The signs and symptoms of srotke are varied depending on what part of the brain the srotke has taken place in. Stroke symptoms appear as many signs and symptoms from the patient, or others that observe them. If the clot is in the frontal lobe near the central sulcus of the cerebral cortex, then signs of motor deficits will be shown (i.e. complete atonia of one side of the body including limb paralysis, facial drooping, etc.) and will present on either side of the body depending on which cerebral hemisphere is affected. If the srotke embolis is located in the occipital lobe, then there will be vision loss, or complete blindness in one eye; again depending on which cerebral hemisphere is affected by the clot. If the srotke is located in the parietal lobe, then sensory deficits will be effected,(i.e. sense of touch altered, tingling of the limbs, altered or absent smell; and if deeper in the parietal lobe, a condition called Wernicke’s Aphasia is present. Wernicke’s Aphasia is a srotke symptom that causes the pt to be unable to speak do to the inability to process sensory information present such as someone talking to them. Although strange, the patient suffering from Wernicke’s Aphasia has the full ability to speak, but cannot because of the inability to process sensory imput. A srotke in the temporal lobe of the cerebrum causes what is called Broca’s Aphasia. In Broca’s Aphasia, the patient is fully able to understand and comprehend sensory imput, such as speech and language, and is able to process thought, and language responses based on exogenous stimuli. However, in Broca’s Aphasia, the pt is unable to communicate verbally to stimuli such as speech to the patient. A CT scan is the first diagnostic tomographical test that is used to determine the location of the clot, and to tell whether the srotke is thromboembolic or hemmorhagic. If the CT scan doesn’t give a good definitive diagnosis or answer, then a PET scan may be beneficial in conjuntion with the CT scan to give a clear picture and diagnosis. There are many different types of srotkes; it will take too long to explain each and every type. Thromboembolic srotke, explained in the above examples, is either an embolus blocking arterial and venous bloodflow to a certain part of the brain. These can range from emboli blocking large arteries in the brain, and causing greater motor, sensory, and cognitive deficits to the patient; a lacunar infarct is a blockage of the smaller vessels of the brain, usually by what is called white thrombi that has broken loose from an arterial plaque, or clot. Lacunar infacrts don’t cause as much deficit because it isn’t disrupting as much bloodflow to the brain. Cardiogenic srotke is a srotke that is due to a clot forming in the heart from, (atrial fibrillation, left ventricular dysfunction, or other cardiac arrythmias) and passes out of the aortic valve, and is transported to the brain from the ascending aorta through the Carotid artery and lodges in a place in the brain. There is another type of srotke called Transient Ischemic Attack (TIA), or also Mini-stroke . TIA’s are thromboembolic srotkes that’s clot is smaller, and doesn’t completely occlud a cerebral artery; thus allowing some bloodflow to continue in the area. TIA’s present as any other thromboembolic srotke, but the patient usually regains 100% functionally in 24 to 48 hours. There is a type of srotke called hemmoragic srotke, that is very rare compared to a thromboembolic srotke. A hemmoragic srotke is due to the rupture of a cerebral artery, or vein. This type of srotke is the most dangerous due to the rapid onset of signs and symptoms, and the imperitive quickness in which it must be treated.The symptoms that you have mentioned above are not those of a srotke, because they are absent of the signs and symptoms of either a thromboembolic srotke, or hemmoraghic srotke. The symptoms mentioned above point to stress from school and life, that is causing anxiety and depression. Anxiety can cause headaches, inability to focus, and gastrointestinal problems that can cause chest pain. Depression secondary or due to the anxiety also causes headaches, general malaise, and mental cloudiness (problems focusing). You might speak to your primary care physician about these symptoms. He or She can confirm this diagnosis after considering your symptoms, and can also determine if there are any physiological causes of your symptoms, (i.e. hypothyroidism, adrenocortical insufficiency, pernicious or iron defiency anemia, hypothalamic-pituitary axis conditions, etc). If there are no significant underlying physiological causes, then they could treat the symptoms with medications (pharmacologic treatment), and non-medicinal treatment (non-pharmacological treatment strategies). The best treatment is the combination of both. Starting medication treatment with an anti-depressant (SSRI,SNRI, or atypical antidepressant such as buproprion). SSRI stands for selective serotonin reup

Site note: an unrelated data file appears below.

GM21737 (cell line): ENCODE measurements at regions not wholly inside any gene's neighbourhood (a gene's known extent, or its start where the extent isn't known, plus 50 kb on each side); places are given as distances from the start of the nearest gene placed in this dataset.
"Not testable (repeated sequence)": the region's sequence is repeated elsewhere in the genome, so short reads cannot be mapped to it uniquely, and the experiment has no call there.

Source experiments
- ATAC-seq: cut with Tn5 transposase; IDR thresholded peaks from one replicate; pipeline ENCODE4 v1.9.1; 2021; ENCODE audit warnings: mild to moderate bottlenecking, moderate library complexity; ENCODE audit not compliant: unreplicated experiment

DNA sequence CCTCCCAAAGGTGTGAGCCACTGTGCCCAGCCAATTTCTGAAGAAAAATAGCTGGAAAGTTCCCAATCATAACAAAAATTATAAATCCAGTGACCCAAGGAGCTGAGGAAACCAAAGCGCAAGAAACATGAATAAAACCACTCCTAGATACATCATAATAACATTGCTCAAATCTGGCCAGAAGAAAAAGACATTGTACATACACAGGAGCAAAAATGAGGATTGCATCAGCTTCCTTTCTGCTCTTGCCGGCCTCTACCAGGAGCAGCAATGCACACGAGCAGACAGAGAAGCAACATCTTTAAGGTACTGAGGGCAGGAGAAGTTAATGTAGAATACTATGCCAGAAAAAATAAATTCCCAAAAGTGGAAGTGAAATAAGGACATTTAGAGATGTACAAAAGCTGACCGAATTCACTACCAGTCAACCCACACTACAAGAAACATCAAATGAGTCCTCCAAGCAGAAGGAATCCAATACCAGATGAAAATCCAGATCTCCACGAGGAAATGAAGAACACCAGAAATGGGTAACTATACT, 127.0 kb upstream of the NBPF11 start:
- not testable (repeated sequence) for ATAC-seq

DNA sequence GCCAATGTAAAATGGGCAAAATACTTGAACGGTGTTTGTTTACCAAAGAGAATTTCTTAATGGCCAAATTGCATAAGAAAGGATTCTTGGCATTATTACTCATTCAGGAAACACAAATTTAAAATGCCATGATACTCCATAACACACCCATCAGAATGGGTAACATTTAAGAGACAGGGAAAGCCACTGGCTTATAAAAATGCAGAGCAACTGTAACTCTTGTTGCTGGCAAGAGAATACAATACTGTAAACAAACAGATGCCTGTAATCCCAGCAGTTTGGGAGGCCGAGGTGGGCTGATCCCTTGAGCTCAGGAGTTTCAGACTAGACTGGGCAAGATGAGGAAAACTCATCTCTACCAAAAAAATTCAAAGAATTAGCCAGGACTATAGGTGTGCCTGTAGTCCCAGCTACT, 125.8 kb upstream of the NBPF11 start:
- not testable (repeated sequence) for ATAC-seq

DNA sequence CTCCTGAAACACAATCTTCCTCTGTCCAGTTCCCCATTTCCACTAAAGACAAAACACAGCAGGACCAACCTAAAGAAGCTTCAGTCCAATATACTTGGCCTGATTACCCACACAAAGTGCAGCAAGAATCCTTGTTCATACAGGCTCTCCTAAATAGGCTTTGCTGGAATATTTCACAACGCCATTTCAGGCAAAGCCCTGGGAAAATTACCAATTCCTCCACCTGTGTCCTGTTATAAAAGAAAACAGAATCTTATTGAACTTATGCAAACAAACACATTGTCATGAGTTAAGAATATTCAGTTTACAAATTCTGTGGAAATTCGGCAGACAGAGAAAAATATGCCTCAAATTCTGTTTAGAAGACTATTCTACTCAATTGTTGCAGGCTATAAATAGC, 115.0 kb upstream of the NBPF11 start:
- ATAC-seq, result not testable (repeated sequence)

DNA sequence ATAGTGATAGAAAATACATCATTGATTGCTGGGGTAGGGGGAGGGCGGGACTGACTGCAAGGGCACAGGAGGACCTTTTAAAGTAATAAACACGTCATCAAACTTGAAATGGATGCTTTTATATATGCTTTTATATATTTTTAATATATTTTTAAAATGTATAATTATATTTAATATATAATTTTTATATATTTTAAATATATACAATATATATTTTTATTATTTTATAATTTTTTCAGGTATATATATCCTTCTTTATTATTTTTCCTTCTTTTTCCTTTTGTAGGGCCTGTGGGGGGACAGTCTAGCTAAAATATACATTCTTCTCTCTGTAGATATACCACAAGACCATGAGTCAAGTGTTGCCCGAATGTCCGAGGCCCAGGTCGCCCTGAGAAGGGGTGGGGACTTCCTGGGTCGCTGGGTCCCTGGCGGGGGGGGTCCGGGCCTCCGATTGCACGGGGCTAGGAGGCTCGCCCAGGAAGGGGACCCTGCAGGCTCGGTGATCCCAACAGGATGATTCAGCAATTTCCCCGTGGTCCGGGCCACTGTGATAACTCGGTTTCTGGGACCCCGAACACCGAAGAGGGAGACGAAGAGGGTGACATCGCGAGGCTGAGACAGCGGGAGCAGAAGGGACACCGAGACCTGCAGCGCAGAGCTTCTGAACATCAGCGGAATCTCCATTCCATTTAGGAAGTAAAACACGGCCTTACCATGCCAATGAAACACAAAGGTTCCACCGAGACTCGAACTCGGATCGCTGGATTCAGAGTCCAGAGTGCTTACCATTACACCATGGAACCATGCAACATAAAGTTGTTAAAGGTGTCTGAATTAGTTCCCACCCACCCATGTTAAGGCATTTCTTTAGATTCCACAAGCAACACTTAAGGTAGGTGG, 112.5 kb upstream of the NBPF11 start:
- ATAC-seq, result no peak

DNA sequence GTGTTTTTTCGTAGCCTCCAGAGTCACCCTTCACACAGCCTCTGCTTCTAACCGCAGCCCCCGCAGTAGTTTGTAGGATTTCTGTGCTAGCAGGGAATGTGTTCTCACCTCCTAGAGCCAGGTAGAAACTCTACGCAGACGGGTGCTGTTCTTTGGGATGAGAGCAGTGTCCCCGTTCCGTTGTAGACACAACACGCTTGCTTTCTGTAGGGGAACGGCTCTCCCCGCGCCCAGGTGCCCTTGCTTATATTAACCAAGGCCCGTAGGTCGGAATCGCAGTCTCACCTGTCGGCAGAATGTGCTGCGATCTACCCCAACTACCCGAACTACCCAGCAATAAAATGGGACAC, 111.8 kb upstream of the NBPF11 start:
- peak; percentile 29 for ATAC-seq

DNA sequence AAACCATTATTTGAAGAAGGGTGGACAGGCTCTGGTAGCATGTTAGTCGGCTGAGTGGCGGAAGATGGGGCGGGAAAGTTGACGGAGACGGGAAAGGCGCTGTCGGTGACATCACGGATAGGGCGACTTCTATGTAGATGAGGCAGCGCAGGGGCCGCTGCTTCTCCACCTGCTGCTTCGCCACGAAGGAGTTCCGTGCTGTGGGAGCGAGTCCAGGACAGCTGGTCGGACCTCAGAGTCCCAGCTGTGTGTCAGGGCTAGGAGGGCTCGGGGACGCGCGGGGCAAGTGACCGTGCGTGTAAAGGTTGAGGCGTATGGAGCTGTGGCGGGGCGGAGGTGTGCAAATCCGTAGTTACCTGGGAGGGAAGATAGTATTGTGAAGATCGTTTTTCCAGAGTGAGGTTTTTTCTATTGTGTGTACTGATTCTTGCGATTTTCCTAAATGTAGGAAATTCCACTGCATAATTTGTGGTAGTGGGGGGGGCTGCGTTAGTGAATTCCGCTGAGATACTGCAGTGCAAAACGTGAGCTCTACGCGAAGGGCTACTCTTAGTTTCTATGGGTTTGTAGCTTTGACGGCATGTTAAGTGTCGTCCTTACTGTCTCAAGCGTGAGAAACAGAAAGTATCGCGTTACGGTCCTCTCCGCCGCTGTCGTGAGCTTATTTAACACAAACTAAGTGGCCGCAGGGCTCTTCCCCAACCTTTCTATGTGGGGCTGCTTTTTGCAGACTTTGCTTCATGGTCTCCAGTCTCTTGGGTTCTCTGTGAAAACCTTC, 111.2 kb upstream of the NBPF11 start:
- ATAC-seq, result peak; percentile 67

2. Ludymilla June 30, 2012 at 6:29 am - Reply

    March 31, 2010Great advice. I’m recovering from a stroke with mild aphasia (thankfully improved greatly through the help of some great Speech Language Therapists), and my dear friend’s mom is in assisted living with an earlier stage of dementia. Throughout a series of institutions, I’m amazed at the lack of practical guidance provided to the loved ones, even at some of the best institutions (with notable exceptions!). I was lucky in that my best friend and Health Care Proxy had a great ally, ironically she was the from my insurance carrier. It’s good to find a friend..-= Eilish s last blog .. =-.